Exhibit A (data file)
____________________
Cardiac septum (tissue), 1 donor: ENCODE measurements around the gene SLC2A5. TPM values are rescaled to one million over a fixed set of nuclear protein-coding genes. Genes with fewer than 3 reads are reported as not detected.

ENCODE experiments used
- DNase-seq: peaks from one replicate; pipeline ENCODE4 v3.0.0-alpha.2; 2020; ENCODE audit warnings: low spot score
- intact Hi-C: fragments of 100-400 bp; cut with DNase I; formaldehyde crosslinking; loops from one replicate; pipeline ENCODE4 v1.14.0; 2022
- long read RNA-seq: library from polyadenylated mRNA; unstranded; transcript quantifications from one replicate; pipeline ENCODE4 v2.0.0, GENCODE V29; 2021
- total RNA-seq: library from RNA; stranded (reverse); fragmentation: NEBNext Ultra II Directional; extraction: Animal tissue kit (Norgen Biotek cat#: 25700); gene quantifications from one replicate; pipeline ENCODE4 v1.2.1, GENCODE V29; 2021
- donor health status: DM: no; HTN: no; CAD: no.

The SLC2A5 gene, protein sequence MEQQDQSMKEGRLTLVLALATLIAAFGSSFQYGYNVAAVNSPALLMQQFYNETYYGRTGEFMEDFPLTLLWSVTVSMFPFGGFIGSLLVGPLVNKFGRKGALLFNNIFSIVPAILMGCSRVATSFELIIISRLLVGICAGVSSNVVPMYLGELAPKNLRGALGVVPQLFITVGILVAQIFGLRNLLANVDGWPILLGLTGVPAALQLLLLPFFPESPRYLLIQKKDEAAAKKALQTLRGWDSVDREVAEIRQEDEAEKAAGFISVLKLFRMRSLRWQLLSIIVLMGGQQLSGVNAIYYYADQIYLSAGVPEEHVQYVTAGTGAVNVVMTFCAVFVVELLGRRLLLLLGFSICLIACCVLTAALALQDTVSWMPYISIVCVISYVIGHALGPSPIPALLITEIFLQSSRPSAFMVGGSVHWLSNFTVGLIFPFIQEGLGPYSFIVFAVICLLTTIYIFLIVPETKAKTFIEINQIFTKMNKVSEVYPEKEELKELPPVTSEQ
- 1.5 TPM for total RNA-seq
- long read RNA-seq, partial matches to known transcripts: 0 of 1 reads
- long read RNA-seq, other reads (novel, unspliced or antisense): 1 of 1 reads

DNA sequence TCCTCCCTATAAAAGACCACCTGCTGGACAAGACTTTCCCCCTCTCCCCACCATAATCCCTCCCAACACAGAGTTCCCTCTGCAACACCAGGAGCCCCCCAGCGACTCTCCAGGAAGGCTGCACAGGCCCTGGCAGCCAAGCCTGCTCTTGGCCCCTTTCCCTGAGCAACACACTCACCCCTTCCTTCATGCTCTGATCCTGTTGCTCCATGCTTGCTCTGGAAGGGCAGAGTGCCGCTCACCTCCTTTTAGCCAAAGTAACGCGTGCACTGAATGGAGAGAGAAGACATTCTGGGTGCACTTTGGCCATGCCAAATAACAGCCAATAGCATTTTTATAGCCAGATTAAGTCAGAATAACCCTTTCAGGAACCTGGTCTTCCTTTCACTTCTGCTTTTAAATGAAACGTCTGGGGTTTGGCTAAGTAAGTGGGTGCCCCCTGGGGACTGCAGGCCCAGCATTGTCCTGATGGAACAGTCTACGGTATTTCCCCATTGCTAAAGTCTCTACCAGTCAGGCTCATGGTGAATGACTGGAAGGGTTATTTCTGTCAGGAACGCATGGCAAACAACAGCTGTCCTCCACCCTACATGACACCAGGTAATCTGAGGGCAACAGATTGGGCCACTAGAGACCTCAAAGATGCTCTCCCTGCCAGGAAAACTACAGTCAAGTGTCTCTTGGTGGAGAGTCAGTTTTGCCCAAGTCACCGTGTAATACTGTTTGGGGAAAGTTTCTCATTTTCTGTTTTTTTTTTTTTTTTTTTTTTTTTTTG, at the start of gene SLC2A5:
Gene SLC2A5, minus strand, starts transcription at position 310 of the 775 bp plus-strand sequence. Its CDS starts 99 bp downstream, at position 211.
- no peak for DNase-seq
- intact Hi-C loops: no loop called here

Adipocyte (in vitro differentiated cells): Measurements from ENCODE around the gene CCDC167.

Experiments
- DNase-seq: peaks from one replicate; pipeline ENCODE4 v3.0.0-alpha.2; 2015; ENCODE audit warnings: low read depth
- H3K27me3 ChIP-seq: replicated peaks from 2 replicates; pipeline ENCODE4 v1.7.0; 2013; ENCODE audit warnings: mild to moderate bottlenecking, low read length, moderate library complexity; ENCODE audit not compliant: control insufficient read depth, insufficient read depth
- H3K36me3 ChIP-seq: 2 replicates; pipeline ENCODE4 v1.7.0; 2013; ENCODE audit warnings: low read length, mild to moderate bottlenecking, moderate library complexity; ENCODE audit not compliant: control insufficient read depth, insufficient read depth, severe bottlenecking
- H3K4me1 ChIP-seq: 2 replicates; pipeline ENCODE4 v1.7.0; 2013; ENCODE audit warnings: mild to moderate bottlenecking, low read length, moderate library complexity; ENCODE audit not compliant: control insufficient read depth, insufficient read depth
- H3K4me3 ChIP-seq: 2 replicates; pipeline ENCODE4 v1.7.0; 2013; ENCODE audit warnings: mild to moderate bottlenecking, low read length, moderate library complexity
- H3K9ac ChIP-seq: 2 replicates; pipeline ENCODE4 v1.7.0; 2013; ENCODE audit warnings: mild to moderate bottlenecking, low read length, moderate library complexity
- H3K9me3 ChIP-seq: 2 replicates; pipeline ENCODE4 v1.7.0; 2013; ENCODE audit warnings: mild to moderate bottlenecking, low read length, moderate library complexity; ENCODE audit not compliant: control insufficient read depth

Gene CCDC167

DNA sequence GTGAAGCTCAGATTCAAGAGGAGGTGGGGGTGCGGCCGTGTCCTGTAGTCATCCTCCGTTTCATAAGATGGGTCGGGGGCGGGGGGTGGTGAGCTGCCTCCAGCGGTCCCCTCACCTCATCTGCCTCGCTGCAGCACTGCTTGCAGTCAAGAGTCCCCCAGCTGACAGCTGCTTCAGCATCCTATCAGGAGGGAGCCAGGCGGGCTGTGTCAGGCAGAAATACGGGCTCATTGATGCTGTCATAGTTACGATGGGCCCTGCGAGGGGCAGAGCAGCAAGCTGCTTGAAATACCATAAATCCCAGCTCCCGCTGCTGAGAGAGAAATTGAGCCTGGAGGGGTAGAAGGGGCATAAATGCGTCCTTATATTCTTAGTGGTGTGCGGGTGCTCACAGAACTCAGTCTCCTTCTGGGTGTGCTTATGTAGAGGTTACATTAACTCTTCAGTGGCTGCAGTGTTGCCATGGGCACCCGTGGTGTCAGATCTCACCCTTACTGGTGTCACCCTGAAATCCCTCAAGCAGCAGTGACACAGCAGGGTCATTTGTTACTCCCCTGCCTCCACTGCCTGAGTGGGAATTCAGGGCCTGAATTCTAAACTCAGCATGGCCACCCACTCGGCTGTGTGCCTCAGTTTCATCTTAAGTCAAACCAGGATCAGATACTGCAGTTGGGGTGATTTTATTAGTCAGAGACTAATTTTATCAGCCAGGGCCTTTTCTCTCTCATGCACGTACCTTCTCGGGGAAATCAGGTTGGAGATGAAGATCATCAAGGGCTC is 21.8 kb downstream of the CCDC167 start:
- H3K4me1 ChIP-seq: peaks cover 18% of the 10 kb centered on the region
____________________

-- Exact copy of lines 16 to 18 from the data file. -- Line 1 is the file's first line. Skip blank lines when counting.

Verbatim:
Adipocyte (in vitro differentiated cells): Measurements from ENCODE around the gene CCDC167.

Experiments
- DNase-seq: peaks from one replicate; pipeline ENCODE4 v3.0.0-alpha.2; 2015; ENCODE audit warnings: low read depth